Professionalism, acknowledgment go long way in job search process
Interviewing is not something I do much anymore. But over the course of my career I’ve lost count of the number of individuals I’ve screened for jobs.
I’ve seen women come in dressed in sweatpants and T-shirts, men in shorts and those who arrive 20 minutes late and act like you’re the problem. But this is a new world.
Last month I wrote a column about companies not responding to job applicants. I talked about how tough it is to be out of work, that an applicant could be a future customer, and gave general thoughts on acknowledging the receipt of a resume. You can find it at: spokesman.com/tags/ jan-quintrall/.
Boy did I get an earful.
One reader questioned my grip on reality. Another said I was just silly. And while these particular e-mails were brutal, I heard similar comments in a gentler fashion from assorted overwhelmed human relations professionals. The general message was, in times like these we get so many responses to job postings that responding is just not possible.
OK, so maybe I’m not close enough to this process to know what I’m asking when I suggest a thank you or an e-mail to let the applicant know they reached the correct person. But, when the Better Business Bureau posted a job opening last week, I got to see firsthand.
We posted a non-entry-level position in a limited way and received about 50 responses in 36 hours. The only way to respond to our post was e-mail, so we were able to respond with a receipt confirmation quite easily, and we did. I offered to help screen, due to the sheer volume.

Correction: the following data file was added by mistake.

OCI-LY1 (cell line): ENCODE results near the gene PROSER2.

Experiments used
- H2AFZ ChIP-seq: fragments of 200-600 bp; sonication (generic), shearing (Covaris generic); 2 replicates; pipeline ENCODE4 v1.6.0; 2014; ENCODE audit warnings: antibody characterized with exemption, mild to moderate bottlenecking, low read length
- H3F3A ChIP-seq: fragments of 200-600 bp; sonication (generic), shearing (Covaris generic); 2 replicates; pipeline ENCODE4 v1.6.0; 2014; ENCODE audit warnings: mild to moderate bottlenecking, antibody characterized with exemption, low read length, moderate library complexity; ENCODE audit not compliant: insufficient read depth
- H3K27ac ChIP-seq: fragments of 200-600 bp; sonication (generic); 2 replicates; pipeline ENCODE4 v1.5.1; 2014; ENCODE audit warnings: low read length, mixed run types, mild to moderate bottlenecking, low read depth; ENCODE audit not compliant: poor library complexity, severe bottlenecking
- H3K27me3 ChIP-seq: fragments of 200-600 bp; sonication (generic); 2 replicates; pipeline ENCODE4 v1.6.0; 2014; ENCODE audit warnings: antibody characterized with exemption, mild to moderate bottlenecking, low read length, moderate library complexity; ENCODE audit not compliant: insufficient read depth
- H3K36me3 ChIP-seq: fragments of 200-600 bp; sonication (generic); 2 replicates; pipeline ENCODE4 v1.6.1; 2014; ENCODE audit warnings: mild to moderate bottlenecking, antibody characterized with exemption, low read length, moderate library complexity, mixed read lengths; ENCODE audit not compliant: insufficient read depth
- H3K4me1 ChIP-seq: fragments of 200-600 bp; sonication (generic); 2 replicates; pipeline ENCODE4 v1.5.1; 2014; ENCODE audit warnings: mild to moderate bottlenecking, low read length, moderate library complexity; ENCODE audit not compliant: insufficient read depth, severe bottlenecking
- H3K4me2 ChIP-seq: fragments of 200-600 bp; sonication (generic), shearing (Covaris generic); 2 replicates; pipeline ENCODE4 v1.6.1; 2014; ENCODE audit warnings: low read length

Now I have some thoughts for job seekers:
Proofread your cover letter and be sure to change the name of the company and position. I lost count of the number of messages that talked about a totally different position with another company.
Have someone read your resume. Some of the mistakes were comical. It was all I could do to not correct the mistakes and send the document back.
A little personality can be what sets your submission above the others; just keep it professional.
Take a good look at what message your e-mail address sends to a potential employer. Sexual connotations, racial slurs and simple stupidity are not going to get you anywhere.
Make sure your contact information is current and complete. And be sure you have your e-mail address listed. Like it or not, that is the preferred way to communicate in today’s business world.
So, to all you HR professionals out there, I understand a whole lot better the challenges you face.
However, I still think a simple e-mail response to applicants is not too much to ask. We did just that — a one-paragraph, quick response to those who submitted resumes. Because we had such a great pool to draw from, we pulled the posting after 48 hours and then responded to further applications that we were no longer reviewing resumes, but wished them well in their search.
That message was not universally well received. One job seeker took exception to us only leaving it open for 48 hours, thought the BBB should be better than that, and scolded us for not looking at the now additional 40 applications received after we closed the position. That was desperation speaking, and we took time to respond firmly but kindly.
Whether you are a job provider or a job seeker, timing is everything.
Jan Quintrall is president and CEO of the local Better Business Bureau. She can be reached at firstname.lastname@example.org.